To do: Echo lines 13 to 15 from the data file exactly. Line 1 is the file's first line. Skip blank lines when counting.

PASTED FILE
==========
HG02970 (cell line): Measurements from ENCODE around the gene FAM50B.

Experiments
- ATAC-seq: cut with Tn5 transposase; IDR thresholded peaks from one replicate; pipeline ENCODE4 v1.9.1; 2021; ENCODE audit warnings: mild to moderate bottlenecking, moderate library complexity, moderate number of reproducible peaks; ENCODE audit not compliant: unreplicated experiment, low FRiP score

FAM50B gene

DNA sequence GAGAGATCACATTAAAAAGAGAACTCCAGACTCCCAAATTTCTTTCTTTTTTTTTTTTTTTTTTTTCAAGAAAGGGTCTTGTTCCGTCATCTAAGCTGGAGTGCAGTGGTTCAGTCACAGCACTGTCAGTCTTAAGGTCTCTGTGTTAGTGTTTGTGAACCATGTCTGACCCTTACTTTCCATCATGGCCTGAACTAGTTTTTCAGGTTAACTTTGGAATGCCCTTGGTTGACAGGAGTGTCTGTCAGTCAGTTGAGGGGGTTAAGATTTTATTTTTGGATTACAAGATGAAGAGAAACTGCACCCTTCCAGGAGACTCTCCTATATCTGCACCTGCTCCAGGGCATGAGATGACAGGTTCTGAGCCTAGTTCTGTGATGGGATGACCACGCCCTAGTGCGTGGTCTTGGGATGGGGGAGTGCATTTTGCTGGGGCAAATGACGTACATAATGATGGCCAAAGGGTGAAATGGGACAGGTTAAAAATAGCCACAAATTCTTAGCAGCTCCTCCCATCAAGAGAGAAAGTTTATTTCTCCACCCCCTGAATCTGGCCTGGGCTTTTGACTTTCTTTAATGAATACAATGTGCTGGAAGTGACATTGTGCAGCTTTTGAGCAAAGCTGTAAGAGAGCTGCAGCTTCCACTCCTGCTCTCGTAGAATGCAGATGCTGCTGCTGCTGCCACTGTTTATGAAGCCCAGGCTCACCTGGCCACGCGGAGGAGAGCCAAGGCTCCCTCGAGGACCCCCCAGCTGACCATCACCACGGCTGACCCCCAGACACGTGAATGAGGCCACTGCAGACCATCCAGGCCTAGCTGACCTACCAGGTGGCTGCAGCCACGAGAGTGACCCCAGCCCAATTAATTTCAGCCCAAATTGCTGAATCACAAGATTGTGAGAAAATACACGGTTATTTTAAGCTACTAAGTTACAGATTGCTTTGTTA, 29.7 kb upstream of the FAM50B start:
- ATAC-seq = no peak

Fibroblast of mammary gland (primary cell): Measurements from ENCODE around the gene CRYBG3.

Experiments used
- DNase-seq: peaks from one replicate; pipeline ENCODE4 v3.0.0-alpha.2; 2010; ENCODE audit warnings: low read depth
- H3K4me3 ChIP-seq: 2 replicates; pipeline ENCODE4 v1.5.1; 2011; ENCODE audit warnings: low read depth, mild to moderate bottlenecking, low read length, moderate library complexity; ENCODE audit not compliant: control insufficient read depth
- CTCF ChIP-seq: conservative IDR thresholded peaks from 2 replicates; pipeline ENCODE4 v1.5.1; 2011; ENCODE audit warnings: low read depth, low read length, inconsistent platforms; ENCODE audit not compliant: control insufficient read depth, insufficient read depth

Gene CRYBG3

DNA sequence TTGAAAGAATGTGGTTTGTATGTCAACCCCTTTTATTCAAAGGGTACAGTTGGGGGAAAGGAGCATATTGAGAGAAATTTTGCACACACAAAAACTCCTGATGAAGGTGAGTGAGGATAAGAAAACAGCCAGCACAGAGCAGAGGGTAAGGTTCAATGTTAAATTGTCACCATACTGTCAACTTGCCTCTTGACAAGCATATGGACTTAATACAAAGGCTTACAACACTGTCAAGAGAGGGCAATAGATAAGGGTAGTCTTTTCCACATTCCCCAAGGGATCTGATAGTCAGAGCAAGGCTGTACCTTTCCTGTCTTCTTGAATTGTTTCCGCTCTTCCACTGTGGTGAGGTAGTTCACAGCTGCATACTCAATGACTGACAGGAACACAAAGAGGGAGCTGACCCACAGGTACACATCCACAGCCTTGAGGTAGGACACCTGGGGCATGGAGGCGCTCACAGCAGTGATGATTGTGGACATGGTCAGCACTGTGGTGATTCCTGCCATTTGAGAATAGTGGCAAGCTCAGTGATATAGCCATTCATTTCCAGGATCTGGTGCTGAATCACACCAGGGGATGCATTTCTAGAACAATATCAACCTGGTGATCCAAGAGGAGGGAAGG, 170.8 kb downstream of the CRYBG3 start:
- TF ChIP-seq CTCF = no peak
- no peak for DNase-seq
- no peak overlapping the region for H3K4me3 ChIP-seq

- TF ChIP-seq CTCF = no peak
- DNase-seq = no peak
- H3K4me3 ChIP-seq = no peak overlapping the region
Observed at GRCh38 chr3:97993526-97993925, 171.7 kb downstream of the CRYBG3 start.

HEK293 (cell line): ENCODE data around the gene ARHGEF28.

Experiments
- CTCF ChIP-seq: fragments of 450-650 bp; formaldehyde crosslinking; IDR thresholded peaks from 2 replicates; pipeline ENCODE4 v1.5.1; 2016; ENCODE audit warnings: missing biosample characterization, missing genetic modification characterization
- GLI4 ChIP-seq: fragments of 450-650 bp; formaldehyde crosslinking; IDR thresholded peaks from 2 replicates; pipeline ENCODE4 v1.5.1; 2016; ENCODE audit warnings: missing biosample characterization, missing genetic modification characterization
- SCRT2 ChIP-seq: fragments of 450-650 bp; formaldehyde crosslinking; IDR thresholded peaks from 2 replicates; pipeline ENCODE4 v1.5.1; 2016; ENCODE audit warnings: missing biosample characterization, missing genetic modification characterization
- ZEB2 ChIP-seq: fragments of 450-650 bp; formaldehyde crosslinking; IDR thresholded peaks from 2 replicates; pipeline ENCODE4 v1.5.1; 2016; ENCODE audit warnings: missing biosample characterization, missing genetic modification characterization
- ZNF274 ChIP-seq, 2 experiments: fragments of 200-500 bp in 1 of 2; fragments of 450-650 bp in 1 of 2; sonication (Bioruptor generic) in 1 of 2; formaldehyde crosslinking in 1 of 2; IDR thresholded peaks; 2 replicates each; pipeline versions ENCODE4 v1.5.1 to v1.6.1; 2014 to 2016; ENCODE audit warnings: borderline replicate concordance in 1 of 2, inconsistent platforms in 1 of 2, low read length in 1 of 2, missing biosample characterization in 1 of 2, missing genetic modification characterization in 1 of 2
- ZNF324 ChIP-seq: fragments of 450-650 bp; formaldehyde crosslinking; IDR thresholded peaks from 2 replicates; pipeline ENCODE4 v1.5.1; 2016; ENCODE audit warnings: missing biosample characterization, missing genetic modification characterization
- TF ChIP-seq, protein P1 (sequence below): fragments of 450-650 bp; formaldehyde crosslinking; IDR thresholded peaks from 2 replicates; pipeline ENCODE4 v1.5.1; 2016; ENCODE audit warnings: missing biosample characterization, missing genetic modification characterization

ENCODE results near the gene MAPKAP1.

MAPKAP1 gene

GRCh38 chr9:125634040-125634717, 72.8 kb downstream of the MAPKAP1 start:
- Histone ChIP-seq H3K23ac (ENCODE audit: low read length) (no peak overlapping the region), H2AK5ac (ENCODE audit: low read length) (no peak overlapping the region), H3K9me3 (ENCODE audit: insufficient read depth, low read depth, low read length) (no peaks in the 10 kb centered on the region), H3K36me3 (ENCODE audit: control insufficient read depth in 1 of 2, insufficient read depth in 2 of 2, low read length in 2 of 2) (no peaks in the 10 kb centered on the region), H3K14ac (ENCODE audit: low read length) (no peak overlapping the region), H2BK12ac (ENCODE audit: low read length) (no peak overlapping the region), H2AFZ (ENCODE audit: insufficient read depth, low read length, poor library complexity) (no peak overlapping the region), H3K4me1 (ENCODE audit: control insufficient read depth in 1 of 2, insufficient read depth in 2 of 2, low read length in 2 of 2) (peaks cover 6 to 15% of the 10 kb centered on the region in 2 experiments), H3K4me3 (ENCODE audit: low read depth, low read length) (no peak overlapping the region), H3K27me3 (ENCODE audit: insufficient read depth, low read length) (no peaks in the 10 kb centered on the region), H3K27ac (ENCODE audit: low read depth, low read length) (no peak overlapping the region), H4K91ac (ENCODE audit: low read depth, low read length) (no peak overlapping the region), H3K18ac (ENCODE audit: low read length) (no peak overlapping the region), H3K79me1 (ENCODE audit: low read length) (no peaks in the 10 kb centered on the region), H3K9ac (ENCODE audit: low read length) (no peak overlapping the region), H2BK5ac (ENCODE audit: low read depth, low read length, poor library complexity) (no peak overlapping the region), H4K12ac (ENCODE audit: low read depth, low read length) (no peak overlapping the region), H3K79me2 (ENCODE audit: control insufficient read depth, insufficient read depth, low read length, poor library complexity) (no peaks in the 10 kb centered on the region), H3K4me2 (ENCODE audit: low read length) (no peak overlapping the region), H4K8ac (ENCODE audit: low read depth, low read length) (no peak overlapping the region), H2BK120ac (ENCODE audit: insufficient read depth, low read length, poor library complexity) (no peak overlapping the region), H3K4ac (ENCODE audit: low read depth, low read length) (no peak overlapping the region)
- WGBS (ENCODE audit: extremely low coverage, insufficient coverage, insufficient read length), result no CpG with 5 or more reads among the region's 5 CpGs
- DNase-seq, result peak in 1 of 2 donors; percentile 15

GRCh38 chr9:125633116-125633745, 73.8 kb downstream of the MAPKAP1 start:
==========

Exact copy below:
DNA sequence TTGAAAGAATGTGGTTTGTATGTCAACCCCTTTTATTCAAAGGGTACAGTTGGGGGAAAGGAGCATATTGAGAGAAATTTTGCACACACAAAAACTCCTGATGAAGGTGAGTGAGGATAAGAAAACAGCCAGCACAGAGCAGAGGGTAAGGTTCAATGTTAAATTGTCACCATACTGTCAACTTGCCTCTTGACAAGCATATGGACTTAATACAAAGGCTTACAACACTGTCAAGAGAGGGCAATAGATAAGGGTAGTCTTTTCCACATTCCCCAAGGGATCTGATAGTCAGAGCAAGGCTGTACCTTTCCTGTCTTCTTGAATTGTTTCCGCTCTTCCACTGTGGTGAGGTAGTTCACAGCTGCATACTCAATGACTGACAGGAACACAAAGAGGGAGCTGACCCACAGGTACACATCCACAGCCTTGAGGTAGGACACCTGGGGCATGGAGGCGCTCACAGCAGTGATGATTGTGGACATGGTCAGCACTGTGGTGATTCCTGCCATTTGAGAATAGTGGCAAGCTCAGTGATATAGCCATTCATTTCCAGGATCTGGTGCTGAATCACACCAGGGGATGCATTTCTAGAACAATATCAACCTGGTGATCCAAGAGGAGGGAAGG, 170.8 kb downstream of the CRYBG3 start:
- TF ChIP-seq CTCF = no peak
- no peak for DNase-seq